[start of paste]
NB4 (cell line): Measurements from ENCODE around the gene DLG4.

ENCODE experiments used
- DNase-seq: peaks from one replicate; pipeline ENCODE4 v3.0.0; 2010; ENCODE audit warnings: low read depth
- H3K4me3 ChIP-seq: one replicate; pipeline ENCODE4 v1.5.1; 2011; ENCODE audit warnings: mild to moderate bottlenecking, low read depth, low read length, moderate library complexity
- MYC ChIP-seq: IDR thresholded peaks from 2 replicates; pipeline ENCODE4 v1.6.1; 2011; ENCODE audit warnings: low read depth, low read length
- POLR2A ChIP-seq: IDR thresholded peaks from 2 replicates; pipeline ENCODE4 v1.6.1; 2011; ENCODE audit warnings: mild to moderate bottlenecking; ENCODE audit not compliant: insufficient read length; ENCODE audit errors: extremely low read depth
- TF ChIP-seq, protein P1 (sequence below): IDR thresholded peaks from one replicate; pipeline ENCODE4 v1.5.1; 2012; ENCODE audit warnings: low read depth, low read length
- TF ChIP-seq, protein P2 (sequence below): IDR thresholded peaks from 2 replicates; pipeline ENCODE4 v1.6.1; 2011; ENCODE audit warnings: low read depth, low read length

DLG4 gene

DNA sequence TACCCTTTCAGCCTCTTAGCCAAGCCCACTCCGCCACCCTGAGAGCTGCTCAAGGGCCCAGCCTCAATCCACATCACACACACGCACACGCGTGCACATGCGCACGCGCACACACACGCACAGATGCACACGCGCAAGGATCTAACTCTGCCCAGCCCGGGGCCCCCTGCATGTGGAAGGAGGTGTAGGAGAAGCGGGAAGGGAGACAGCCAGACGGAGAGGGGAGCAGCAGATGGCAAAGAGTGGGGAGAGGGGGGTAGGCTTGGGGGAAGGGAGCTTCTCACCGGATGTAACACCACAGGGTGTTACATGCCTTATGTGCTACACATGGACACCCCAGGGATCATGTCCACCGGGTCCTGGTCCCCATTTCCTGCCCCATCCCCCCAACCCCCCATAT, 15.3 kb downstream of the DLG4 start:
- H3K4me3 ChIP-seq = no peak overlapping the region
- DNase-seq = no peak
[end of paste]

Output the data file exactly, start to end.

NB4 (cell line): Measurements from ENCODE around the gene DLG4.

ENCODE experiments used
- DNase-seq: peaks from one replicate; pipeline ENCODE4 v3.0.0; 2010; ENCODE audit warnings: low read depth
- H3K4me3 ChIP-seq: one replicate; pipeline ENCODE4 v1.5.1; 2011; ENCODE audit warnings: mild to moderate bottlenecking, low read depth, low read length, moderate library complexity
- MYC ChIP-seq: IDR thresholded peaks from 2 replicates; pipeline ENCODE4 v1.6.1; 2011; ENCODE audit warnings: low read depth, low read length
- POLR2A ChIP-seq: IDR thresholded peaks from 2 replicates; pipeline ENCODE4 v1.6.1; 2011; ENCODE audit warnings: mild to moderate bottlenecking; ENCODE audit not compliant: insufficient read length; ENCODE audit errors: extremely low read depth
- TF ChIP-seq, protein P1 (sequence below): IDR thresholded peaks from one replicate; pipeline ENCODE4 v1.5.1; 2012; ENCODE audit warnings: low read depth, low read length
- TF ChIP-seq, protein P2 (sequence below): IDR thresholded peaks from 2 replicates; pipeline ENCODE4 v1.6.1; 2011; ENCODE audit warnings: low read depth, low read length

DLG4 gene

DNA sequence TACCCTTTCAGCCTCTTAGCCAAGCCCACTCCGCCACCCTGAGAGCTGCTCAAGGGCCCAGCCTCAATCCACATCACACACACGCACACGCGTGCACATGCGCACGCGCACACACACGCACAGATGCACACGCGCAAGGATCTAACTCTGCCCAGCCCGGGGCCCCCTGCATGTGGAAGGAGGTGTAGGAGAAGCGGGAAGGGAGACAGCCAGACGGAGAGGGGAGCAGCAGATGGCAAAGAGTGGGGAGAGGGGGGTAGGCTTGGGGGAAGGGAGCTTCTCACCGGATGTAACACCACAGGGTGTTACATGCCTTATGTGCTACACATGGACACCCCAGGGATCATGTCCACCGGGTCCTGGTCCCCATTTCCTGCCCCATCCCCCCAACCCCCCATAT, 15.3 kb downstream of the DLG4 start:
- H3K4me3 ChIP-seq = no peak overlapping the region
- DNase-seq = no peak